Here’s a couple of videos of KAIST’s HUBO 2 dancing, first a smooth original creation followed by one based on PSY’s Gangnam Style.
A figure model based on AIST’s female android is being manufactured by WAVE Corporation, a model company which previously sold kits based on Honda’s P2 and P3 humanoid robots. The 1/12 scale model kit (14 cm tall) requires assembly, but the parts are already painted and feature easy snap-fit construction. It is also fully posable, and comes with three heads for different expressions (“normal,” “surprised,” and “angry” ). The kit won’t be shipped until February of next year, but it can be pre-ordered online at stores like Ami Ami and Hobby Link Japan for around $28 USD (not including shipping).
Hopefully this kit will prove popular enough for WAVE that they’ll make more based on the other HRP series robots. I’d love to have them all! More photos follow after the break.
The iRobot vacuum cleaner got an 8-bit makeover at the SUPER iam8bit art exhibition, which featured hundreds of works inspired by retro video games. Artist Kelice Penney handmade the colorful covers based on the lowly Goomba (Super Mario Bros.), rock-spitting Octorok (The Legend of Zelda), and weaponized turtle shells (Super Mario Kart).
The Roomba’s erratic movements seemed to suit the aimless game characters perfectly. Unfortunately the custom covers, which proved quite popular at the showing, aren’t being mass-produced.
The iam8bit gallery, located on Sunset Boulevard, hosts group art exhibitions at their 4,500 square foot event space. The Roomba covers appeared at an event that took place late last year, but is making the rounds on the internet once again thanks to the video below.
developed & published by Capcom / 2011.01.11
1 player / 1 save slot / Nintendo DS, iOS
Capcom gets its fair share of criticism for milking its franchises to death, so when it takes a chance on something different it’s usually worth a look. Ghost Trick: Phantom Detective certainly qualifies: it’s a totally original IP that puts a unique spin on the adventure genre, which has sorely needed some innovative ideas.
The player takes on the role of a ghost who’s spirit can interact with nearby objects, like a poltergeist playing tricks on unsuspecting victims. You’ll have to use whatever you can, including your wits, to find out who you are and why you died. The plot and characters are a big part of what makes this game special, so any further details would only ruin the fun.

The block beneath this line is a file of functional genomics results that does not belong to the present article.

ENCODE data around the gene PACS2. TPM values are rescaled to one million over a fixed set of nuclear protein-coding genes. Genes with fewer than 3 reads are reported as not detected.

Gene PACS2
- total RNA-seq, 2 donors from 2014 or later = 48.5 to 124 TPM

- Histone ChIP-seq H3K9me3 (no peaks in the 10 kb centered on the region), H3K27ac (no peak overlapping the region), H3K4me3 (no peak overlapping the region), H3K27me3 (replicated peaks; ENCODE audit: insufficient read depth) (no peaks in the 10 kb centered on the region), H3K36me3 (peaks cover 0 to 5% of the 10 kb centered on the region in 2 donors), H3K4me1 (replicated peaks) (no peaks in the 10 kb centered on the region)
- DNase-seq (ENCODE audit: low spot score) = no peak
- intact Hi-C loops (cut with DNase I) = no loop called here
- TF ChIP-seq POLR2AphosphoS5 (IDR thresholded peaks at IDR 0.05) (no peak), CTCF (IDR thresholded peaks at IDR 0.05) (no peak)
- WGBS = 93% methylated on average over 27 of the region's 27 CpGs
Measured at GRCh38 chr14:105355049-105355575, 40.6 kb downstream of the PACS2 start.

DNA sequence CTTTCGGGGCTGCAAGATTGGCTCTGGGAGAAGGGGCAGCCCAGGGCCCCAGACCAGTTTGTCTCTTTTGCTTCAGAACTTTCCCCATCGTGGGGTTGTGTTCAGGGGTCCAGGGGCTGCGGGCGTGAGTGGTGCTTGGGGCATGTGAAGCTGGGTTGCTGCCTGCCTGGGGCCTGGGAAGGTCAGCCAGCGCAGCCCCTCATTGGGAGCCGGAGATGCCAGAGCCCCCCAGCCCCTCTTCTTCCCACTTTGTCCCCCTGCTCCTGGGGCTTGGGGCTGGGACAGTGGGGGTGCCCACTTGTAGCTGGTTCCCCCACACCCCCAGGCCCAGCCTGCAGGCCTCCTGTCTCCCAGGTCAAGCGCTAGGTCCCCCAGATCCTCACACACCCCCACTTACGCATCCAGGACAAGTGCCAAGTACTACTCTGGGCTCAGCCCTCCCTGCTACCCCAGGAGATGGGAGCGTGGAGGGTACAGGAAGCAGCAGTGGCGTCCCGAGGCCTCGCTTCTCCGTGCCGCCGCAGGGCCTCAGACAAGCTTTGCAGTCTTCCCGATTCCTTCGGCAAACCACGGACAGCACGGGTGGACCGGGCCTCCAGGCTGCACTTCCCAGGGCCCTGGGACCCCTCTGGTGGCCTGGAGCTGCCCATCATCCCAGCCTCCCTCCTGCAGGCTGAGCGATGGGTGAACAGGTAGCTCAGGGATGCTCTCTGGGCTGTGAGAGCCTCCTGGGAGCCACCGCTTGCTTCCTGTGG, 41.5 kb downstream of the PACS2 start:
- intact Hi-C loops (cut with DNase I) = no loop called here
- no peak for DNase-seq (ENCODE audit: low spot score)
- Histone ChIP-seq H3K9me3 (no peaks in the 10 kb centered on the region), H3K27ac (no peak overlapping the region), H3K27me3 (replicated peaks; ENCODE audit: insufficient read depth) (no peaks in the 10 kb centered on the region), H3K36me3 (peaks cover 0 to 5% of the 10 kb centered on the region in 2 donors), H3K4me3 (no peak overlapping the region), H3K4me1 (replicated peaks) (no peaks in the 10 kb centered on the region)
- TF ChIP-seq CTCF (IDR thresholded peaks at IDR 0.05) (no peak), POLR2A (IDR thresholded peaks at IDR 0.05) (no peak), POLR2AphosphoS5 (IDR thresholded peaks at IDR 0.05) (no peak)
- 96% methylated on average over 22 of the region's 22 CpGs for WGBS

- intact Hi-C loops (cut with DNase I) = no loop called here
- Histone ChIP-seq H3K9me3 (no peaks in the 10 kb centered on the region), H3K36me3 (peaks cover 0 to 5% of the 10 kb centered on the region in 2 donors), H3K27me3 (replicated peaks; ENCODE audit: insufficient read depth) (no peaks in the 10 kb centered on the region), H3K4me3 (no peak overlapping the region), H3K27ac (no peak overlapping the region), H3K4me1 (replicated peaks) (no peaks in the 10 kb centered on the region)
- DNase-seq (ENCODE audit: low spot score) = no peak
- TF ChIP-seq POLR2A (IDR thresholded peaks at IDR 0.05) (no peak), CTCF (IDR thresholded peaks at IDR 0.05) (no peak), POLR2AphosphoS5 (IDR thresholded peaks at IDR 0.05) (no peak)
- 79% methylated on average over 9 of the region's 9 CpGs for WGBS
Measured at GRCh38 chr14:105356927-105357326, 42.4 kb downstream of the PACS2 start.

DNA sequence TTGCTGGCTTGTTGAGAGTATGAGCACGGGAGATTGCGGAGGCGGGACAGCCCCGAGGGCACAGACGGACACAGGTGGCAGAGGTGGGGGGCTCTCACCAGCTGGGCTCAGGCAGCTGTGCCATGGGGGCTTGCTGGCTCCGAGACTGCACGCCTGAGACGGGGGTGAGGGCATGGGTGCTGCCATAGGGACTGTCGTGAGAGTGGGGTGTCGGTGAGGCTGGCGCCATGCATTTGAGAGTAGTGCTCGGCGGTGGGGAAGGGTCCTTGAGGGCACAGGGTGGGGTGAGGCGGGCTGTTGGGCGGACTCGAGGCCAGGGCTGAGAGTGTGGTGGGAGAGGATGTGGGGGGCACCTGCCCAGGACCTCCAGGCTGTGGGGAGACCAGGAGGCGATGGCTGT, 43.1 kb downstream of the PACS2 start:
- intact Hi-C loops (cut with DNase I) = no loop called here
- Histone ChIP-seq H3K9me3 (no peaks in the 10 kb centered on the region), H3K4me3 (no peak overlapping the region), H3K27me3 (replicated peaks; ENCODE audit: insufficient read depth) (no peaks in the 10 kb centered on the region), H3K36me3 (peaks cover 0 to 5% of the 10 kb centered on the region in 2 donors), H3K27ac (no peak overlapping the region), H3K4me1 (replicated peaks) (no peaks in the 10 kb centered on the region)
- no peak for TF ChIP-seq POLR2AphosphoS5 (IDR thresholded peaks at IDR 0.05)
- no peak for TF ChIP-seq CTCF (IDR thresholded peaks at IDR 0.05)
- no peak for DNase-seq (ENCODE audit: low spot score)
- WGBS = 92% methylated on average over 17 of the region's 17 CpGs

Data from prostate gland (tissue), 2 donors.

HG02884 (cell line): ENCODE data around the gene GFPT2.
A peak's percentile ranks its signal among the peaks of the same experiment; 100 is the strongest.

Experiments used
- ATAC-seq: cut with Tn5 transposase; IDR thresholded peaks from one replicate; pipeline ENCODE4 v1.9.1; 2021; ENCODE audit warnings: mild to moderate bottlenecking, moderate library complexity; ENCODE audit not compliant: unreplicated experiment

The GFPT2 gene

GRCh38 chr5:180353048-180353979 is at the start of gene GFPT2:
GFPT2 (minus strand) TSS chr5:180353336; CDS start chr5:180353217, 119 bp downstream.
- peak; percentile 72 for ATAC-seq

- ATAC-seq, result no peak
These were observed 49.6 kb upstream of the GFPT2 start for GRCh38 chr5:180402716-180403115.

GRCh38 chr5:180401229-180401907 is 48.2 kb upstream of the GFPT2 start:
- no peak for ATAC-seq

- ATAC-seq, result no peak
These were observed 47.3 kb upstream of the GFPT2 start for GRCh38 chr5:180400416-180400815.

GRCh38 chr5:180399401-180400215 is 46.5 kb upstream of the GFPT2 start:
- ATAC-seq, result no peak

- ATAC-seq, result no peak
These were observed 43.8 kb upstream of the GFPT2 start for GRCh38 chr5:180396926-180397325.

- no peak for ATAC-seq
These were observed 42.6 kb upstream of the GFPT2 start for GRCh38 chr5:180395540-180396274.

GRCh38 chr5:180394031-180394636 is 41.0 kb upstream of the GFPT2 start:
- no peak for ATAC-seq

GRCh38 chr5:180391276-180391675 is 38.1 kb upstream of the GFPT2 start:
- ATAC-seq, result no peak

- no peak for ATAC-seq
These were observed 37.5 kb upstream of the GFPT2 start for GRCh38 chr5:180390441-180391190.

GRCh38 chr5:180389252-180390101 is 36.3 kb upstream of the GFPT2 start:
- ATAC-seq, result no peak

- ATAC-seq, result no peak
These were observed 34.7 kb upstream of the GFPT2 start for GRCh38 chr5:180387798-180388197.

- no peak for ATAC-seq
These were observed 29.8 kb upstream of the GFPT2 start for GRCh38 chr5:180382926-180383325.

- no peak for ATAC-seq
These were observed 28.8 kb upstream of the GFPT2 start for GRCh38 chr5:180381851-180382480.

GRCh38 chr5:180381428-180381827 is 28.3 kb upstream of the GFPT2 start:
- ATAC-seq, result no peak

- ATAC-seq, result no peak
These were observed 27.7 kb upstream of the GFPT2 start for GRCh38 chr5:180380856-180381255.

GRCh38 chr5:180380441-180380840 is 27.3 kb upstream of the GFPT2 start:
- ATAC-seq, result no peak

Here’s a fantastic video about the iCub project and its goals relating to artificial intelligence.
via iCub @ Twitter
developed by Nintendo & Monolith Soft, published by Nintendo
1 player / 2 save slots / Nintendo Wii / 2011.11.20
Nintendo returns to the Legend of Zelda series once again with Skyward Sword, and like every second game in the series this one does away with the usual antagonist and setting. Nintendo has managed to create a fairly unique world for the game, with childhood friends Link and Zelda living in the floating island town called Skyloft. The game begins as Link is about to compete in an annual competition to see who will become the town’s next knight.
Thankfully there are fewer tutorials to work through than in the opening hours of Twilight Princess, so it doesn’t take long for the real adventure to get started. And unlike previous Zelda games, players have access to frequent save points in each area that should help make the game more manageable.
Toyota demonstrated a new Partner Robot at Japan’s 39th Home Care & Rehabilitation Exhibition, which it has been testing at the Yokohama Rehabilitation Center since 2011. The Human Support Robot, or HSR for short, is meant to serve as a robotic service dog for people with limited mobility. It has quite a bit in common with the company’s earlier Delivery Robot (first revealed in 2007), though it sports several improvements and a fresh new look.
To begin with, the HSR has a telescopic body which enables it to raise its default height by about two feet. It has just one arm, which has been designed to fold into its body to reduce its overall size. When its arm is retracted, its body has a diameter of 14.5 inches, which helps it get around inside homes. The arm has a simple gripper to pick up objects, and a suction cup which can be used to lift papers from the floor. Its head is equipped with stereo cameras and a Kinect sensor for 3D depth detection.
The HSR could also function as a telepresence robot, thanks to a tablet dock on top of its head. The tablet can connect the owner to friends, family, and health care professionals through Skype. However, this feature may not get much use as the robot itself is controlled using a tablet. That means the operator (likely the person with limited mobility) will already have a tablet on hand for Skype calling. The user interface is made up of simple icons to move the robot around, while a video feed from the robot’s cameras is shown on the screen. It seems likely the robot has a limited form of autonomy for locating and grasping objects, and uses visual markers to help it grasp boxes from a shelf unit.
Toyota has not revealed when the robot will be available or at what price, but it’s good to see they are committed to developing their Partner Robot line into a viable business.
developed by Mistwalker & Artoon, published by Majesco
1 player / 3 save slots / Nintendo DS / 2008.10.30
Mistwalker, led by Final Fantasy creator Hironobu Sakaguchi, tried to bring something new to the action-RPG genre with Away: Shuffle Dungeon. A mysterious force known as the Away has been kidnapping the villagers for the past 100 years, and our hero must rescue them from the many portals that appear in town. The game’s primary gimmick uses both screens on the Nintendo DS to show two rooms, which alternately shuffle like a deck of cards every few seconds. What starts off as a simple adventure ends up going in a completely unexpected direction.